[MUD-Dev] Re: TECH: Distributed Muds

Jon Lambert tychomud at ix.netcom.com
Wed May 2 20:12:03 New Zealand Standard Time 2001


Caliban Tiresias Darklock wrote:
> On Sun, 29 Apr 2001 13:47:06 -0400, "Derek Snider" <derek at idirect.com>
> wrote:

>> The fd_sets are bitstrings.  With 1024 file descriptors (for
>> example) that is 128 bytes per set.  To clear 384 bytes, and to
>> check the bits on 384 bytes is hardly CPU intensive.

> True, but not under Windows. The Winsock concern is that an FD_SET
> is actually an array of structures, which is a GREAT deal larger
> than a bit vector.

No it's an array of unsigned ints.  There are other differences.
Under Unix the subscript into the fdset is the socket id, and the
value is a bit flag.  Under Windows the value is the socket id and the
subcript is dependent on the number of sockets you are checking.  That
single fdcount is stored with the fdset.  Don't underestimate the
flexibility of that.  That means FD_ZERO does not iterate through the
array, it sets fdcount to zero.  It also means there is no subscript
bit calculation when one does iterate through the array.  It also
means one can short circuit the array traversal using fdcount as the
upper bounds.  Which in turn means one can easily partition fdsets of
any arbitrary size for use in multi-threading.

Damn you got me defending windows select() as a better implementation.

But let me requote from that article by Gooch...

  "Another solution (which would also benefit from the kernel
  optimisation discussed above) is for the application to divide the
  FD array into a number of smaller FD arrays, say 10. You then create
  10 threads, each of which has a polling loop using its smaller FD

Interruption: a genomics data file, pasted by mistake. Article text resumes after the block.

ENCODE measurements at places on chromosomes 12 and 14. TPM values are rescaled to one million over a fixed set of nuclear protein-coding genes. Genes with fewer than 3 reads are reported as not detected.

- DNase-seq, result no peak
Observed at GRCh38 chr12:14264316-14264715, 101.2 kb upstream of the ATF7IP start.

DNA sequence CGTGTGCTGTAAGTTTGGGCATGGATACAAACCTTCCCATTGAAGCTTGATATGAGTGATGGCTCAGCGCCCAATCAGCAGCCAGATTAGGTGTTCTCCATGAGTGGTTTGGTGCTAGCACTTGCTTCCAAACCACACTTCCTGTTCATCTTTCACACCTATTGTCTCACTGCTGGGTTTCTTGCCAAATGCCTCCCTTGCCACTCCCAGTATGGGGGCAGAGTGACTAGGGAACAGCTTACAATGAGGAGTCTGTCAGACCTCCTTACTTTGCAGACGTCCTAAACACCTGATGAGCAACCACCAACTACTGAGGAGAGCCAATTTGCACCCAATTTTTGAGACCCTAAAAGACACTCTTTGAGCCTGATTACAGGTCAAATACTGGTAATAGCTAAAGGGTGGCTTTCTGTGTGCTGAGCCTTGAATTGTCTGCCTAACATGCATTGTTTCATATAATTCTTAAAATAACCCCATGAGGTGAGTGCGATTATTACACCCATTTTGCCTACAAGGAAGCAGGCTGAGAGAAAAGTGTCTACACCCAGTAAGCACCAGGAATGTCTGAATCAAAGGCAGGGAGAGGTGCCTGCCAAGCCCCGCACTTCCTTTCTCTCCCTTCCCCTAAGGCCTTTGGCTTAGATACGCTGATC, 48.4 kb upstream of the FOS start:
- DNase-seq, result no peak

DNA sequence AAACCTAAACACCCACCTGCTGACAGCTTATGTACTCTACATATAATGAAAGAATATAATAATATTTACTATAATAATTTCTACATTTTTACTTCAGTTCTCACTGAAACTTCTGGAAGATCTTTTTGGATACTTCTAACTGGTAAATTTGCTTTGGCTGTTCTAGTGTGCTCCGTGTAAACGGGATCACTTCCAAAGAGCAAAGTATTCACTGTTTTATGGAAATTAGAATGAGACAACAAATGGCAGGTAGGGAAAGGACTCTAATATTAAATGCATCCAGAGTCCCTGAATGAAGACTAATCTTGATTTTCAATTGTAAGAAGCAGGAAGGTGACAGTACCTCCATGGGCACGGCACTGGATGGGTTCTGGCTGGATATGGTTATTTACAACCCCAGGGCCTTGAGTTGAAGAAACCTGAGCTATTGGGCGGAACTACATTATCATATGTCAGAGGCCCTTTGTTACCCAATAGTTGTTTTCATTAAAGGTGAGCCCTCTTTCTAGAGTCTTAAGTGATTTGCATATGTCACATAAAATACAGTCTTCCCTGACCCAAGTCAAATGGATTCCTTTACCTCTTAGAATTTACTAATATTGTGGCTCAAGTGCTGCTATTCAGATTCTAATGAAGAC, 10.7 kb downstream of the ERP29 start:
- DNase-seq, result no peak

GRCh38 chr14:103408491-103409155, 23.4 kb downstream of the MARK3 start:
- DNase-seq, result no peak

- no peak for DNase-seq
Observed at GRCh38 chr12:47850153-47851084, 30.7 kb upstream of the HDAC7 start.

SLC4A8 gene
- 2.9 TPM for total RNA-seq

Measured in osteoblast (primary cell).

array. So each FD array is now 100 entries long. While this doesn't
  change the total number of FDs that must be scanned, it does change
  when they have to be scanned. Since most FDs are inactive, not all
  the threads will be woken up.  Too see how this works, consider the
  example where, at any time (say during a single timeslice of 10 ms),
  only 5 FDs are active. Assuming these FDs are randomly, uniformly
  distributed, at most 5 threads will need to be woken up. These
  threads then process the activity and go back to the start of their
  polling loops. Where we win is that only 5 threads had to go back
  and call select(2) or poll(2).  Since they each have 100 entry FD
  arrays, the kernel only has to scan 500 FDs. This has halved the
  amount of scanning required. The scanning load has gone from 30% to
  15% by this simple change.  If you were to instead use 100 threads,
  you would still only have at most 5 threads woken up for activity,
  and hence the total number of FDs scanned this timeslice would be
  50. This takes down the scanning load to 0.15%, which is
  negligible."

  "There is one thing to watch out for here: if you use select(2) in
  your polling loop, be aware that the size of your FD array is equal
  to the value of your largest FD. This is because select(2) uses a
  bitmask for its FD array. This means one of your threads will want
  to poll FDs 991 to 1000.  Unfortunately, your FD array is still 1000
  long. What's worse, the kernel still has to do a minimal scan for
  all those 1000 FDs. The solution to this is to use poll(2) instead,
  where you only have to pass as many FDs as you want to poll, and the
  kernel scans only those."

Note because the windows select() allows you to really partition
fdsets into smaller arrays, the 2nd paragraph above is _not_ a gotcha.

Nevertheless the I/O completion ports is still a better alternative.

  "Unfortunately, I/O readiness queues are not POSIX. They're not even
  Unix."

ObOfftopic: Gee why not call it FOOSIX and make it an optional kernel
module?

> An excellent example of where Winsock programming has a concern that
> just plain isn't a problem under UNIX.

No the _traditional_ single-threaded select() design on Windows
performs as well as that on Unix.  The problem is neither are scalable
and since there are at least 2 very good alternatives there's no
reason to use it unless you are porting Unix code or writing a server
to support a small number of users.  Yes it is considered lame on
Windows just for that reason.

> generally assume you will never have more than 64 sockets in an
> FD_SET. ;)

What do BSD and Linux assume to be the FDSETSIZE to be?  Both require
you to #define FDSETSIZE should you want something else.

--
--* Jon A. Lambert - TychoMUD        Email:jlsysinc at ix.netcom.com *--
--* Mud Server Developer's Page <http://tychomud.home.netcom.com> *--
--* If I had known it was harmless, I would have killed it myself.*--

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